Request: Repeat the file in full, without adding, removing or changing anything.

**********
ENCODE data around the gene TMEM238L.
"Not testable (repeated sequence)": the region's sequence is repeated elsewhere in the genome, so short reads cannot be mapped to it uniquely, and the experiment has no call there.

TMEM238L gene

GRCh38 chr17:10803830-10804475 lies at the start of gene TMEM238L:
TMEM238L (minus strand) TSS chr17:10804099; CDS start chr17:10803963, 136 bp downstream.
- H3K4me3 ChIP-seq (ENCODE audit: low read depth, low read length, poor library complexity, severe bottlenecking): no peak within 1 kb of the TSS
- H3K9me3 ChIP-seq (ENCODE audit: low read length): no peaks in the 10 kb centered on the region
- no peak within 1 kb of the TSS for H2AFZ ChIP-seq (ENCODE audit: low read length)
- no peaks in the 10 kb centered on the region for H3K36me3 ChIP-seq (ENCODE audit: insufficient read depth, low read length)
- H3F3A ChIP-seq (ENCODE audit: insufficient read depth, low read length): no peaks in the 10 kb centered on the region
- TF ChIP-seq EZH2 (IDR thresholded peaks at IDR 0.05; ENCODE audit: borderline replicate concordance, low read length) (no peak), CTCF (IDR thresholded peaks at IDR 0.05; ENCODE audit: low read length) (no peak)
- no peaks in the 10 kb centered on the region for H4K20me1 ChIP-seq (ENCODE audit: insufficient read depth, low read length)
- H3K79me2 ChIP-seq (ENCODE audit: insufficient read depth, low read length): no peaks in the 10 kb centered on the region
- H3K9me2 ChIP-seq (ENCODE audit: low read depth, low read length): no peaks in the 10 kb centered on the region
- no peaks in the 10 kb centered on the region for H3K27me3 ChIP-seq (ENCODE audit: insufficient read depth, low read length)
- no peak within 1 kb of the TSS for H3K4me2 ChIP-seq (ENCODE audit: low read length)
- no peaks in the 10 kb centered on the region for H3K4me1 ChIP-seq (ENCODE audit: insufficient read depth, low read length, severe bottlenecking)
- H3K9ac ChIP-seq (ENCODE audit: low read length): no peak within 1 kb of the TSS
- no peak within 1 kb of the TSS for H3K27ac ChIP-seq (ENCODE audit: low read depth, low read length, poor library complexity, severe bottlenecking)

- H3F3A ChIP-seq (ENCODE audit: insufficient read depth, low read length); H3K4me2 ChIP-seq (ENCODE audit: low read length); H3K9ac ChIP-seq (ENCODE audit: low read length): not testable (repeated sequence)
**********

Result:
ENCODE data around the gene TMEM238L.
"Not testable (repeated sequence)": the region's sequence is repeated elsewhere in the genome, so short reads cannot be mapped to it uniquely, and the experiment has no call there.

TMEM238L gene

GRCh38 chr17:10803830-10804475 lies at the start of gene TMEM238L:
TMEM238L (minus strand) TSS chr17:10804099; CDS start chr17:10803963, 136 bp downstream.
- H3K4me3 ChIP-seq (ENCODE audit: low read depth, low read length, poor library complexity, severe bottlenecking): no peak within 1 kb of the TSS
- H3K9me3 ChIP-seq (ENCODE audit: low read length): no peaks in the 10 kb centered on the region
- no peak within 1 kb of the TSS for H2AFZ ChIP-seq (ENCODE audit: low read length)
- no peaks in the 10 kb centered on the region for H3K36me3 ChIP-seq (ENCODE audit: insufficient read depth, low read length)
- H3F3A ChIP-seq (ENCODE audit: insufficient read depth, low read length): no peaks in the 10 kb centered on the region
- TF ChIP-seq EZH2 (IDR thresholded peaks at IDR 0.05; ENCODE audit: borderline replicate concordance, low read length) (no peak), CTCF (IDR thresholded peaks at IDR 0.05; ENCODE audit: low read length) (no peak)
- no peaks in the 10 kb centered on the region for H4K20me1 ChIP-seq (ENCODE audit: insufficient read depth, low read length)
- H3K79me2 ChIP-seq (ENCODE audit: insufficient read depth, low read length): no peaks in the 10 kb centered on the region
- H3K9me2 ChIP-seq (ENCODE audit: low read depth, low read length): no peaks in the 10 kb centered on the region
- no peaks in the 10 kb centered on the region for H3K27me3 ChIP-seq (ENCODE audit: insufficient read depth, low read length)
- no peak within 1 kb of the TSS for H3K4me2 ChIP-seq (ENCODE audit: low read length)
- no peaks in the 10 kb centered on the region for H3K4me1 ChIP-seq (ENCODE audit: insufficient read depth, low read length, severe bottlenecking)
- H3K9ac ChIP-seq (ENCODE audit: low read length): no peak within 1 kb of the TSS
- no peak within 1 kb of the TSS for H3K27ac ChIP-seq (ENCODE audit: low read depth, low read length, poor library complexity, severe bottlenecking)

- H3F3A ChIP-seq (ENCODE audit: insufficient read depth, low read length); H3K4me2 ChIP-seq (ENCODE audit: low read length); H3K9ac ChIP-seq (ENCODE audit: low read length): not testable (repeated sequence)